A Matter of Trust

We were lounging on the deck in our bathing suits, drinking shandies and dipping our feet into the lake, when the fellow who’d disappeared hallucinating into the woods returned to the cabin.

“Hey dude. How’s your trip going?”
“Pretty . . . good, I guess.”
“How long do you think you’ve been gone?”
“I don’t know . . . like, an hour?”

We tittered delightedly, taking joy in our superior knowledge of reality: the only thing to do when you’re tipsy on lemonade-diluted Magic Hats and your friend has been rediscovering God or whatever. “Dude you’ve been wandering around for like three hours.”

“Oh. Well, okay then.” He shrugged us off, letting his backpack shuffle down his shoulder and down to the deck floor. He stared for a moment into the water and then began rummaging through his things, looking pretty with it. We’d almost given up on him entirely as a source of entertainment, and had returned to our former conversation — until he yelped.

“Oh man! There’s . . . something . . . nasty . . . on my shirt!”
“What?”
“My t-shirt! There’s some kind of . . . weird, brownish yellow stain on it . . . and it smells super gross . . .”

He held it up for us to see. Indeed there was a large stain on the shirt. But what are you going to do: crazy things happen to t-shirts in the woods. I laid back down on the deck to listen to the waves lapping the old boards.

“It’s the craziest thing, because . . . I was wearing this shirt earlier, right . . . and this stain wasn’t on it . . . and then I guess I took it off, at some point . . . and now it’s got this shit on it! What the hell is it?”
“I don’t know, dude, what does it smell like?”
“It smells disgusting!”
“Yeah?”
“Yeah, like . . . rotting . . . or, humans . . . or . . . God, I don’t know. What the hell happened to it?”

Christ, this guy is far gone, I thought, watching an ant disappear through the cracks of the dock and presumably to his watery doom. I wondered if our friend had talked to anyone while he was out there. It’s not like Vermont is barren of people, this time of year.

“Look,” someone said, “I’ll smell it and tell you what it is. Hand it over.”

The shirt was transferred. There was a deep inhalation, all of us watching nervously from the rickety old dock. For a moment, there was no sound but the waves against wooden planks.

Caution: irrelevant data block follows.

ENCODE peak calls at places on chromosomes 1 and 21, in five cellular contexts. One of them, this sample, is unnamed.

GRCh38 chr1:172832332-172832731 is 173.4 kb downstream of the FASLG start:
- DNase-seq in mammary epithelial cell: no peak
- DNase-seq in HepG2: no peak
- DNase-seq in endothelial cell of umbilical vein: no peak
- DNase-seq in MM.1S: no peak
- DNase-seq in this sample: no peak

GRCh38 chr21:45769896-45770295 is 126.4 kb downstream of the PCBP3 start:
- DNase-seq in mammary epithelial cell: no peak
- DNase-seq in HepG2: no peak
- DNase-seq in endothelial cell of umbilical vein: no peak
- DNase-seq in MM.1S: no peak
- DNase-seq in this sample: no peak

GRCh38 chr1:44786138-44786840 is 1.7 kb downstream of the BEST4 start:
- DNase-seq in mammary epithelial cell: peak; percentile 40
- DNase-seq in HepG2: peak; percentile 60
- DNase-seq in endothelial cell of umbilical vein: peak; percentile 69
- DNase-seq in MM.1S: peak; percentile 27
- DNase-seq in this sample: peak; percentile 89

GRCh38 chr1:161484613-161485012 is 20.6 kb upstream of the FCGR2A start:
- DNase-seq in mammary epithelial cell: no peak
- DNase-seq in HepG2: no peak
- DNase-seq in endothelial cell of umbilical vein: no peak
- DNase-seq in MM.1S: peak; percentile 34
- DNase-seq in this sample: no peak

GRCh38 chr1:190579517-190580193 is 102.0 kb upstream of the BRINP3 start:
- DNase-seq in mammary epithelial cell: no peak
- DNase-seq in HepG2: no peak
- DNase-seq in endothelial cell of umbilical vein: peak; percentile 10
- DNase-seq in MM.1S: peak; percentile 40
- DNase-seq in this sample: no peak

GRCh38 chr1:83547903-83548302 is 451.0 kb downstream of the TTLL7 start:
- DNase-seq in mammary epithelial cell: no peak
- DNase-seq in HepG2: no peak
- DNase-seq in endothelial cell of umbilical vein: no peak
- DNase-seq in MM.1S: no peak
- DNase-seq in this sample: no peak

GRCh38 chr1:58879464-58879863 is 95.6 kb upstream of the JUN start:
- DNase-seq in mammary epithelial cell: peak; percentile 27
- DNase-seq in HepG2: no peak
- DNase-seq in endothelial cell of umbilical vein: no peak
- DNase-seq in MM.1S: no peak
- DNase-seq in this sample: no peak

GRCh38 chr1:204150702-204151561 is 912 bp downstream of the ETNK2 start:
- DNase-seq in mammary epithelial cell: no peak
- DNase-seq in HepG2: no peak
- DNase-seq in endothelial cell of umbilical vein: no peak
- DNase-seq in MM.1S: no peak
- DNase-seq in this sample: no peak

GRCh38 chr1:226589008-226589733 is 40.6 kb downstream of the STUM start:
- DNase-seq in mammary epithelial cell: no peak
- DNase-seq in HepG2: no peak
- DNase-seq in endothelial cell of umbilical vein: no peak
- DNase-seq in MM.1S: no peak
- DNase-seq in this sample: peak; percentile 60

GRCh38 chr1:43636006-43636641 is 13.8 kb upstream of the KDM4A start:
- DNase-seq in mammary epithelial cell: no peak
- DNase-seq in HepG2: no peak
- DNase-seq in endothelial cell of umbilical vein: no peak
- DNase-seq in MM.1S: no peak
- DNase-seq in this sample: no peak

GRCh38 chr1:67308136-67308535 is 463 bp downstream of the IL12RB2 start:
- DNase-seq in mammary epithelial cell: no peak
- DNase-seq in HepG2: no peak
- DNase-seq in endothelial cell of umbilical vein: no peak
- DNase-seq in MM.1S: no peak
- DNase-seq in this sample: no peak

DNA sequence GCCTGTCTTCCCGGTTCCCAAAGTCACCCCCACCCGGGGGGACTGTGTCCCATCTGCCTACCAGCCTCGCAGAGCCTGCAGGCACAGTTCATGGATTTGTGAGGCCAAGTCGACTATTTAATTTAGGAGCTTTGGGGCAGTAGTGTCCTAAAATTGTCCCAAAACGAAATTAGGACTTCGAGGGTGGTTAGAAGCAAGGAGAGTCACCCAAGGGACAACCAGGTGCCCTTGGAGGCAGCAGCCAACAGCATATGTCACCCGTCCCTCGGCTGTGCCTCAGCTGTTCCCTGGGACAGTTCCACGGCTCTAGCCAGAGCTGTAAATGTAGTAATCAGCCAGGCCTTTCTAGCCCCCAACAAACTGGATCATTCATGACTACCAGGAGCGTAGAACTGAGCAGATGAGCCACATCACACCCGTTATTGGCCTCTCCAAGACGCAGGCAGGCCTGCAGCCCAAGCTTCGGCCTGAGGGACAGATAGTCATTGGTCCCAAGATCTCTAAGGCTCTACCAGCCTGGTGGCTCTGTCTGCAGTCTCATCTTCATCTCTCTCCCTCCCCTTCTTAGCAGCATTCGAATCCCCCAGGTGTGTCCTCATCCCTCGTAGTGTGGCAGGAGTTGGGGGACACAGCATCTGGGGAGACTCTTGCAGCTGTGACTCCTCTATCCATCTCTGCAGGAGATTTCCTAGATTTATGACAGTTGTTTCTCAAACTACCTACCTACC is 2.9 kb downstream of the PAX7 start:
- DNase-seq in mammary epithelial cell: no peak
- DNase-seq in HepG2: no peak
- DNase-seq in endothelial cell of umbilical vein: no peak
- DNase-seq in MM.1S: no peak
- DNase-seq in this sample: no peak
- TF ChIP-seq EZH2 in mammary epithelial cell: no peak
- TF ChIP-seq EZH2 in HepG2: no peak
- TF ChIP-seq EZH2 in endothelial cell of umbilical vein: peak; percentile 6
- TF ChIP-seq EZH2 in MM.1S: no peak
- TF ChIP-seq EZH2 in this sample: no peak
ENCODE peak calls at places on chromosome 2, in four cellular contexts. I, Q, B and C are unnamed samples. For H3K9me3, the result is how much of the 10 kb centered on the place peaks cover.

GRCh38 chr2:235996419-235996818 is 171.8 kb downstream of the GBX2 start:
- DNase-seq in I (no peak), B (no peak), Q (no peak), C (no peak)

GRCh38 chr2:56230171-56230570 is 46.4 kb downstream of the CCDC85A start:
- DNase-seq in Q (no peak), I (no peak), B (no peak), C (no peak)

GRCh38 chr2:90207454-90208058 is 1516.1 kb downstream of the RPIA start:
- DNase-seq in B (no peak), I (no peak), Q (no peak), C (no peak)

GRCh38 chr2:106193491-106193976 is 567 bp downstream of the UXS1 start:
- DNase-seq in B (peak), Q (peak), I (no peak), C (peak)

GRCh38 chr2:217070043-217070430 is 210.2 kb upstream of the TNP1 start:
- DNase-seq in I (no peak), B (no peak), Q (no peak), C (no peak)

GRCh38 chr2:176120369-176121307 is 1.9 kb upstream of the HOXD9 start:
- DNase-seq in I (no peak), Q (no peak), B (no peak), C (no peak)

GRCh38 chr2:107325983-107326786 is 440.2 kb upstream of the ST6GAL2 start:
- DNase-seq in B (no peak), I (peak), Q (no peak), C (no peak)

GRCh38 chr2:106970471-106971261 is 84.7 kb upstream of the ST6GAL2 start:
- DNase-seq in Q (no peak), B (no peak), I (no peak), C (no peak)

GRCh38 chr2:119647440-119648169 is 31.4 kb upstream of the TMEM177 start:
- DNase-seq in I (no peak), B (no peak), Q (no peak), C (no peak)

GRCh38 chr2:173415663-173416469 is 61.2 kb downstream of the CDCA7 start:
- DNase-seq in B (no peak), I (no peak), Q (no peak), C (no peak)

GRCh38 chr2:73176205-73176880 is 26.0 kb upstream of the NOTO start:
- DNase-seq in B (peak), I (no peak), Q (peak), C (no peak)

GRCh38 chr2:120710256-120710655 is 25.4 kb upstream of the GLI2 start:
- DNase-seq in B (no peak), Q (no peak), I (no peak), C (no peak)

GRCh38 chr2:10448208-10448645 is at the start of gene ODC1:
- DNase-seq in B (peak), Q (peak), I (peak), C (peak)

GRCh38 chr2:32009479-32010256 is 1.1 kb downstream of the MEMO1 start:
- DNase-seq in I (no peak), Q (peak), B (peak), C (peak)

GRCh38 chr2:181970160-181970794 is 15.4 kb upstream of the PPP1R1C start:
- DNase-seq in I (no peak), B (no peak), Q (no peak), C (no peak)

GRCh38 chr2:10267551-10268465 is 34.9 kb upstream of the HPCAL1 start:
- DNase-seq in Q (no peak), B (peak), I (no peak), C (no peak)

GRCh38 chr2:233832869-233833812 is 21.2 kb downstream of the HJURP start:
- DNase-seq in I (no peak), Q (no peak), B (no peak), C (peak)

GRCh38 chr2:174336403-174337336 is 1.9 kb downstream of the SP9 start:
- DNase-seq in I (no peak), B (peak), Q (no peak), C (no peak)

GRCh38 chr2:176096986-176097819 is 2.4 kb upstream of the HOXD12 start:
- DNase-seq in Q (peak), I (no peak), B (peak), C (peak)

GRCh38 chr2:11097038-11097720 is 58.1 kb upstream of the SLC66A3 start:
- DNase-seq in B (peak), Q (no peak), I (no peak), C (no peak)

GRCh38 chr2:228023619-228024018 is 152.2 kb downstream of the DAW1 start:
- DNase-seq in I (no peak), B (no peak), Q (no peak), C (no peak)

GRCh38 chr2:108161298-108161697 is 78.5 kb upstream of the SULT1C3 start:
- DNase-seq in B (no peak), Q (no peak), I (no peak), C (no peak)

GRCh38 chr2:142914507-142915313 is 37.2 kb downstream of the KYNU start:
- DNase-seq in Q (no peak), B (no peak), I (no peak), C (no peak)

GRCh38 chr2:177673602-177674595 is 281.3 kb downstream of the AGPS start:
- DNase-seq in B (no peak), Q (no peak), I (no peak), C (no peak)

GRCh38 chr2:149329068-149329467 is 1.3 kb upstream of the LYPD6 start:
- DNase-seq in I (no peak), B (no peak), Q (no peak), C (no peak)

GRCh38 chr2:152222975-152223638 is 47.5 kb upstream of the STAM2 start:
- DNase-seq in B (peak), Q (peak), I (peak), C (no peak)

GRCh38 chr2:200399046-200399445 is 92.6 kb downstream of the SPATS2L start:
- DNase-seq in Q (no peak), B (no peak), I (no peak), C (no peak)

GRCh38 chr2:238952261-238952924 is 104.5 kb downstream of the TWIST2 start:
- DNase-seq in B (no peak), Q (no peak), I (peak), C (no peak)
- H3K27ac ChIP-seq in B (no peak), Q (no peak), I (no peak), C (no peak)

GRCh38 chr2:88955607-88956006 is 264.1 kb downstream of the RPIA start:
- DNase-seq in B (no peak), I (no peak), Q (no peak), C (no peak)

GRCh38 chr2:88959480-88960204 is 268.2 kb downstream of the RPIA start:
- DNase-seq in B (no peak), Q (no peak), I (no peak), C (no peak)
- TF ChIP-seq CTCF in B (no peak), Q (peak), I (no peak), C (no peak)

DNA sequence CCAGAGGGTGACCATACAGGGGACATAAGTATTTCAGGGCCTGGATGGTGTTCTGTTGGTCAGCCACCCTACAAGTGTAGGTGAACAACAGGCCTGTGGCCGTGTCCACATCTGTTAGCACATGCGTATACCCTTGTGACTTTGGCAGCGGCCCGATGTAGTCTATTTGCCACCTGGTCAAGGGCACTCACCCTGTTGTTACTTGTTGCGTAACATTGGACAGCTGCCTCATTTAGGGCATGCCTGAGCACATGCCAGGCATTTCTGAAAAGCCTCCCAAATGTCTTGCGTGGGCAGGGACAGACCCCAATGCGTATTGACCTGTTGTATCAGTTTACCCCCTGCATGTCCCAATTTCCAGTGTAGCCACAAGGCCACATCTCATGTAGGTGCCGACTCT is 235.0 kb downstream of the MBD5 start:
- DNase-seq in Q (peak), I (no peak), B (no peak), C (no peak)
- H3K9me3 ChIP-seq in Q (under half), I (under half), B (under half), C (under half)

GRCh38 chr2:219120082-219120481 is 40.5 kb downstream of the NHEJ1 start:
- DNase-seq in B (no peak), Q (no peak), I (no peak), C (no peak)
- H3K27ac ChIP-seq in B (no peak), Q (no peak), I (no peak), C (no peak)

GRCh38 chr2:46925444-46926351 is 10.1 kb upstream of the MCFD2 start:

“Dude, it’s urine!”
“What!”
“That’s human piss on your shirt. How did piss get on your shirt?”

We all burst into long guffaws, screams of horror.

“Geez . . .” he said. “I . . . I don’t know. I guess . . . maybe I peed on it?”

* * *

That could be the punch line, but it actually isn’t, regardless of how hilarious we found it at the time. We envisioned how messed up you’d have to be to take your shirt off, pee on it, stick it in your backpack and then incredulously demand of your peers and the universe what happened to it. “Maybe he was trying to protect his &%$# from the sun,” someone hypothesized. “Like, he thought it would burn instantly, and he thought, this will protect it.” “Maybe he didn’t want to disrespect a tree or shrub or whatever.” “The few times I’ve hallucinated, I always thought peeing was really weird. I probably would have done something like that.” “Christ, how did he do it?”

No, instead, infatuated with nature and horrified with loud and obnoxious neighbors, our friend had seen a disgusting old Miller Lite can laying near the side of the road that day: he’d picked it up and put it into his backpack for later recycling.

And earlier that day, that week, that month, years ago, some other dude had come to the desperate realization that there are absolutely no rest stops for miles in this part of the country.

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7 Comments

  1. I think you got the ending wrong. Someone just tossed out most of a can when he realized there’s no difference between Miller Lite and human urine.

  2. Ho ho.

    But I suspect there’s a difference in which you’d rather discover spilled in your backpack.

  3. @todd: you’re quite the expert on beverages that taste like human urine. how’d you get to be so good?

  4. @Jurvis: Grain Belt comes in a clear bottle. Minnesotans don’t even pretend that it’s taste
    could be compromised by exposure to light.
    Now that’s a beer, when served ice cold,
    that’s perfectly suited to a muggy,
    95 degree summer day.
    A chilly glass of cold, yellow fizz water
    and a wee buzz.
    Think globally, buy locally.
    Rage against the Miller machine.

  5. I do try. For instance, I drank half a Heineken last week, before giving up and ordering a Manhattan.

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